Home » London Theatre Reviews » Play » Harper Regan by Simon Stephens at the Tabard Theatre

Harper Regan by Simon Stephens at the Tabard Theatre

Harper Regan by Simon StephensWith the mother of a teenager as the title character, a revival of Harper Regan is well-timed in an era when women’s stories continue to push through and take centre stage. True, the ‘Bechdel test’ isn’t passed, as the opening lines are about a pivotal moment in Harper Regan’s (Emmy Happisburgh) life. The critical incident, unusually, ends up being fairly peripheral in the overall framework of the play, which touches on a lot of different aspects and themes despite being concentrated on Harper, who appears in all eleven scenes. The play is not divided into acts, so the interval comes after the end of Scene Six, though the script doesn’t actually specify where an interval ought to go, or even if there should be one at all. (There should be one, by the way.)

Rather than spend a lot of time in the moment of the critical incident, the play instead considers the wider ramifications and consequences of it. Six other actors take on ten characters between them, some of which appear for only a few minutes in a single scene, not to be seen again. Mahesh Aslam (Joseph Langdon), an apprentice to Duncan Woolley (Philip Gill), are both in Scene Eight, for instance, but in no other scenes. Mahesh doesn’t have many lines beyond exchanging pleasantries, but in just a few lines conveys his own experience of loss and bereavement quite profoundly. The audience learns more about Mahesh’s coping strategies in a couple of minutes than it does about Harper’s in a couple of hours.

Almost bizarrely, it is not until Scene Seven that the reasons why Harper was in such a dilemma as to what to do after being denied compassionate leave are made crystal clear. For me, I would attend to urgent family emergencies even at the risk of having my contract of employment terminated. But her husband Seth (Cameron Robertson) cannot find work, and not because of a medical handicap: without giving too much away, he was convicted of something as a result of plea bargaining – this does not, of course, mean he is ‘actually’ guilty, so to speak. In short, without sufficient incomings, Seth and Harper’s daughter Sarah’s (Bea Watson) university ambitions become more difficult to realise.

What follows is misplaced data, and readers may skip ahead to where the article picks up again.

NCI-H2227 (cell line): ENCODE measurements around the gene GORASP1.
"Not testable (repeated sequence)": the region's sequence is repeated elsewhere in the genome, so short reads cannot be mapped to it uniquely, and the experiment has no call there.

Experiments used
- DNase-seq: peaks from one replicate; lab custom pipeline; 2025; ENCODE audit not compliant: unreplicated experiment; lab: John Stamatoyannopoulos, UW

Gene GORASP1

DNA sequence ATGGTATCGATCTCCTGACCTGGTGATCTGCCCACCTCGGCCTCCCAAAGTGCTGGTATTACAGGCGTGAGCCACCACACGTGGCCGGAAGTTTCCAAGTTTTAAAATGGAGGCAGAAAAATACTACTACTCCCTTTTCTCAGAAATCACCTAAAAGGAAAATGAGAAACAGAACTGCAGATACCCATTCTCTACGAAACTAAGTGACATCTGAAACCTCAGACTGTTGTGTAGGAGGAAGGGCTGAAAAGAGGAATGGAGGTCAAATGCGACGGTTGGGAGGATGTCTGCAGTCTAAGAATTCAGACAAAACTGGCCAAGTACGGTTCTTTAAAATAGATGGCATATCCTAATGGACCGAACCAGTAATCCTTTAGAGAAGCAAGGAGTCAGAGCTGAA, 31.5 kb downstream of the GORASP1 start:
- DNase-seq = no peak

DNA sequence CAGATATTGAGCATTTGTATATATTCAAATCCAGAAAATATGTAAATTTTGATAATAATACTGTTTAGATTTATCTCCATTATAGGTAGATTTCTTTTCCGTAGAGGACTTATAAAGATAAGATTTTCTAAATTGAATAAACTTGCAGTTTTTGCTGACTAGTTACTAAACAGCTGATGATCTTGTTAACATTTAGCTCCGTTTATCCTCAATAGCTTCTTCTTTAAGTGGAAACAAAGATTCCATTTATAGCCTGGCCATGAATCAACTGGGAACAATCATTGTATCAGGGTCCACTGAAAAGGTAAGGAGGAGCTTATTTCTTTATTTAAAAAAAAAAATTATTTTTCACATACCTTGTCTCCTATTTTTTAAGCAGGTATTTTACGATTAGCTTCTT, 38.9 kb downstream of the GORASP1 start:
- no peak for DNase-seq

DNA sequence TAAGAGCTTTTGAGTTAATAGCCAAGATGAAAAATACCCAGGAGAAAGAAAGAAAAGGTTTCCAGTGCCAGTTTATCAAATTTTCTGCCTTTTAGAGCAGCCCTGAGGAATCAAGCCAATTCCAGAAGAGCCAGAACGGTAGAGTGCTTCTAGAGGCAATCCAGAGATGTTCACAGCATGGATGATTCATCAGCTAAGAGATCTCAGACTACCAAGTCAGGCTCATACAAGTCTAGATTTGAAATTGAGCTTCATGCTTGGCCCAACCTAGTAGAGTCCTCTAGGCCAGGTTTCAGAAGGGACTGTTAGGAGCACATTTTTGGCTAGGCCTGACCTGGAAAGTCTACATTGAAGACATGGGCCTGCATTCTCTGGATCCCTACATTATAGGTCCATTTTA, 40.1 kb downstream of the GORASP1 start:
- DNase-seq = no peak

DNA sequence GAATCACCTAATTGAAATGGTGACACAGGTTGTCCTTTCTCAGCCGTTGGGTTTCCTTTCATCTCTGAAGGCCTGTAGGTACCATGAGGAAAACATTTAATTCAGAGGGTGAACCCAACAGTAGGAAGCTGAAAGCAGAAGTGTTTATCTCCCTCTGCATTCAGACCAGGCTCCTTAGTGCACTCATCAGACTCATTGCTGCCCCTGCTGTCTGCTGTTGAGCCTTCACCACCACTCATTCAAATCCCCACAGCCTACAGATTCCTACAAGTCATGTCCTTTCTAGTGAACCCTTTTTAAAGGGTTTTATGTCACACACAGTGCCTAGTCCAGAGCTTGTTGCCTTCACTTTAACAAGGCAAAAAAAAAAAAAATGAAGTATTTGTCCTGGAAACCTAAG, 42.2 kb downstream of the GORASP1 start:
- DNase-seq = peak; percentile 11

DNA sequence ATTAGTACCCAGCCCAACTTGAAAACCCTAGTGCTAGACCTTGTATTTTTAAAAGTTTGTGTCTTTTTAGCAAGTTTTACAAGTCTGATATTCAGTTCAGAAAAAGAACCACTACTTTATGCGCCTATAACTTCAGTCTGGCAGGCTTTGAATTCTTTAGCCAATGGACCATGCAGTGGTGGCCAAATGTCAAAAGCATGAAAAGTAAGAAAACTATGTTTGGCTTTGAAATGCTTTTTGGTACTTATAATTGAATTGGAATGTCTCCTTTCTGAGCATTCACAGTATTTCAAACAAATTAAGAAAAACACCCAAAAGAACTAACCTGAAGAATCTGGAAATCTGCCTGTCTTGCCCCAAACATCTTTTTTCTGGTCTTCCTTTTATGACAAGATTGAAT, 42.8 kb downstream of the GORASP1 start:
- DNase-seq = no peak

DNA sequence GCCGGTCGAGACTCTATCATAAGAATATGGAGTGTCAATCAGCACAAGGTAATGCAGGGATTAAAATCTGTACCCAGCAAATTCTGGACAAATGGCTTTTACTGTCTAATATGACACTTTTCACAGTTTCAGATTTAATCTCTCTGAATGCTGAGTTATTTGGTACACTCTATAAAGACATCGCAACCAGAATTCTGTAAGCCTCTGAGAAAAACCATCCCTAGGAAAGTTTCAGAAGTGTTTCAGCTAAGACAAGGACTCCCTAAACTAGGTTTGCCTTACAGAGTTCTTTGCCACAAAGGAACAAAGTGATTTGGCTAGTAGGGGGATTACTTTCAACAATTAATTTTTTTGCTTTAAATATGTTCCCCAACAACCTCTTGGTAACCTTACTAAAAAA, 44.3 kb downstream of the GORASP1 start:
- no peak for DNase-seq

There are yet more problems, including the icy relations between Harper and her mother Alison (Alma Reising), and a crime against the person that Harper unleased on Mickey Nestor (Marcus McManus), albeit an action not entirely without justification. The play does not resolve, or even pretend to resolve, in full all the various issues that arise in the narrative, and strangest of all is the final scene, in which Seth starts talking about ‘fossil history’ and ‘alternative universes’. Scene Eleven could – and this sounds a tad brutal – be dispensed with altogether without affecting one’s understanding of events in the play in any way.

The set is simple but effective, with the use of four screens which are wheeled about during scene changes. There are no weak links to report in an excellent cast. But – and this is nothing to do with the acting – there are uncomfortable moments, such as Alison’s derogatory remark about “the blacks” and an anti-Semitic line of argument (not quite a rant) from Mickey. Despite all this, there are moments of genuine humour, which are most memorably manifested through the awkwardness between characters when they meet for the first time ever or merely for the first time in years.

There’s a lot to think about afterwards, in a play that does well, despite a rather meandering plot, to examine reactions to inconvenient truths. In the opening scene alone, there’s discussion about amorality in society and the ubiquity of the internet, porn and porn on the internet. Somehow, the production maintains focus on Harper in spite of all sorts of distractions, and all things considered, this is an absorbing, ambitious and nuanced production.

4 stars

Review by Chris Omaweng

If you go, I don’t think you should come back
On a startlingly bright autumn night in 2006, Harper Regan walks away from her home, her husband and daughter, and keeps walking. She tells nobody that she is going. She tells nobody where she is going. She puts everything she ever built at risk. For two lost days and nights, until it looks as though her entire life might unravel, she doesn’t turn back.

Harper meets several men – by a canal, in a pub, in a hotel room by arrangement. It is a violent, comic, heart-breaking odyssey that strains towards truth but finds acceptance is more important and unveils the dark and secret heart of Harper’s family life.


Harper Regan by Simon Stephens
Tabard Theatre
2 Bath Road
London, W4 1LW


Scroll to Top